We lose our dreams even while we live them in part because it feels like not enough, or not right, or just plain not. It feels like not everything. It’s very unsatisfying, living one’s happy dream with a niggling yearning for the unknown.

We lose our connections with the outside world because we like our own company. We’re never-lonely waifs, and we can be harridans on a dime.

We lose our way.

I like and admire the women in my family, including myself. I see us, and although we lose, lose, lose so much, we ourselves are not lost, because, as the poem goes, “No one is lost to the one who sees.”

Story saved me. Is saving me still.

In 1900, my great-grandmother, Grace, married a man named Charles Brewster. Two years later she had a little girl she named Mildred, and about two years after that she left her husband and child to go live with her mother.

She remarried in 191_. Her husband’s name was Kratka, and they had two children named Kenneth and Lillian. She left her husband and both children when her mother died in 1923.

She then married the man who had been painting her mother’s house. His name was Oscar Ganiard/Ganard/Ghanard, and they had a child named Ruth, who is my grandmother. Grace and Oscar divorced, and in 1930 Grace Ganard is listed as a widow, although Oscar was very much alive, probably on a boat to China. My grandmother did not meet him until she was 20 and had a little boy, my father, named Eddie.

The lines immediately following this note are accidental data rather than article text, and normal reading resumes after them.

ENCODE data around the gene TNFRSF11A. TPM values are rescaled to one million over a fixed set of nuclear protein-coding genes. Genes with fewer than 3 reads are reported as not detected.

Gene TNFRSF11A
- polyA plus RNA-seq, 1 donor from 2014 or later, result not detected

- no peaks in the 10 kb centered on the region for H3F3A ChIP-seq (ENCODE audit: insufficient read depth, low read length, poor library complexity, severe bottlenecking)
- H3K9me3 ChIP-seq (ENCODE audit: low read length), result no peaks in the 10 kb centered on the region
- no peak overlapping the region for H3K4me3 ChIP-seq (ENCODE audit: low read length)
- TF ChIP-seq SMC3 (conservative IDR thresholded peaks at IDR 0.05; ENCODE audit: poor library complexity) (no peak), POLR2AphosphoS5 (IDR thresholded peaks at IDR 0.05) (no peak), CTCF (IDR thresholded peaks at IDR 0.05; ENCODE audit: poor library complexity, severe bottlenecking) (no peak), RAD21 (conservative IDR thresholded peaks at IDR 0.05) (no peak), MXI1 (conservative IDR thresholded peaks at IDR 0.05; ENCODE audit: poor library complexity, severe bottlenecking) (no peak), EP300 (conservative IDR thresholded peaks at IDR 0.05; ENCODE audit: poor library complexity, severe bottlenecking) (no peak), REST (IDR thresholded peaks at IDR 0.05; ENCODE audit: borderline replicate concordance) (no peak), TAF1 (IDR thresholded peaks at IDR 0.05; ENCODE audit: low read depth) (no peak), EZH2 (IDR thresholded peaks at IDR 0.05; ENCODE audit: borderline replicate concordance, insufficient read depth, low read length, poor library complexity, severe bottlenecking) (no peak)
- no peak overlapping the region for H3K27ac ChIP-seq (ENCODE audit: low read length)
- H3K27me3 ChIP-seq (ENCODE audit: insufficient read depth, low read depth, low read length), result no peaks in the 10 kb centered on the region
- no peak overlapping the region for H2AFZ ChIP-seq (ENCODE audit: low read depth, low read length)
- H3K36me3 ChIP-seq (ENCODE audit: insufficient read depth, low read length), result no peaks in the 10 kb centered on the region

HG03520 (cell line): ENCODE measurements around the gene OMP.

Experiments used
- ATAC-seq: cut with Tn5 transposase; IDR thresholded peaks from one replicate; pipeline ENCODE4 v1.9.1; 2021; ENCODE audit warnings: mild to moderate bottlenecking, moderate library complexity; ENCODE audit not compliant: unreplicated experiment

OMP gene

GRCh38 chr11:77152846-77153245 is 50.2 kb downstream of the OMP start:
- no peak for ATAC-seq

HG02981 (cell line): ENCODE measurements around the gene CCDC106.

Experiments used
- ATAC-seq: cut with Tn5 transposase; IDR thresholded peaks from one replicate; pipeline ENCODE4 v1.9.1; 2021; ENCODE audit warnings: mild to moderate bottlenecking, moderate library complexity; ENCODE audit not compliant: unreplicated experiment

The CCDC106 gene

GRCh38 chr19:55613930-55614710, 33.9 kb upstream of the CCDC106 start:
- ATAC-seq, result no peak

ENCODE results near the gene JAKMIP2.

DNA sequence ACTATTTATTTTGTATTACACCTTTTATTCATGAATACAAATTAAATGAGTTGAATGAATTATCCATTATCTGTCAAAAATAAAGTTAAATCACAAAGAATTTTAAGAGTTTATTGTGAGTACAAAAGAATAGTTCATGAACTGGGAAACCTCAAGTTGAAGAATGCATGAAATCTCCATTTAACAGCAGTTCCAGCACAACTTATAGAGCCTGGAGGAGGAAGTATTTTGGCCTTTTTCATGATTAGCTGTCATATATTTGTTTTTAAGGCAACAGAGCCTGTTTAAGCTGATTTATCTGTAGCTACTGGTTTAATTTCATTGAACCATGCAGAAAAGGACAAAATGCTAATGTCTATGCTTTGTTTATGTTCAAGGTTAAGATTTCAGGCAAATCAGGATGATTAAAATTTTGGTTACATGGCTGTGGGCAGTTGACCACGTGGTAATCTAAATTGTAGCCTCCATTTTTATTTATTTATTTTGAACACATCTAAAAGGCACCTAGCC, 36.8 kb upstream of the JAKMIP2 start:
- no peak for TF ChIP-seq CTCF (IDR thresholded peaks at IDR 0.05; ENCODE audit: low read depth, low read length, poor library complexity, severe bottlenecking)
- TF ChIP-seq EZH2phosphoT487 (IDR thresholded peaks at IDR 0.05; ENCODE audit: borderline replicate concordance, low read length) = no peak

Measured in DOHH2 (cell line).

This story-line surprises me because my Nana seems to be well-put together. She’s proper, and frequently instructs me, still, on how to be a lady. Once, about 8 years ago, she somewhat desperately offered me $500 if I’d learn to walk with quiet steps, like a lady, after hearing me trod the boards of an old schoolhouse where the Daughters of the American Revolution had its monthly meeting. She has never understood that I like the thunder of my heavy tread. It means I am here. I am here. She also does not see the ____of the fact that it was my research that put her into that elite club.

The story-line also surprises me because my mother’s side of the family has always been the “bad” side, according to my father’s family. She was a wild hippy with paint in her hair. She was skinny and knock-kneed, as she once put it. She told me so on a day we were out gathering wood up in Forest Falls. She handed me her camera and told me to take a picture of her and my step-father, Schuy, and said, “Make sure my knees aren’t in the picture.” I took two pictures that day. One without her knees, of course, but only after I got one with them. I still remember the frisson of fear as I handed her camera back.

I have one picture of my parents. It’s their wedding day, an impromptu event that was a scoche more organized than their secret wedding before the justice of the peace the month earlier, a fact I know because I’m a genealogy spook. (I also know my father has another marriage under his belt that either no one knows about or no one acknowledges as fact. Facts in my family have many alternative names just like in some other families we know.)

To be cont’d….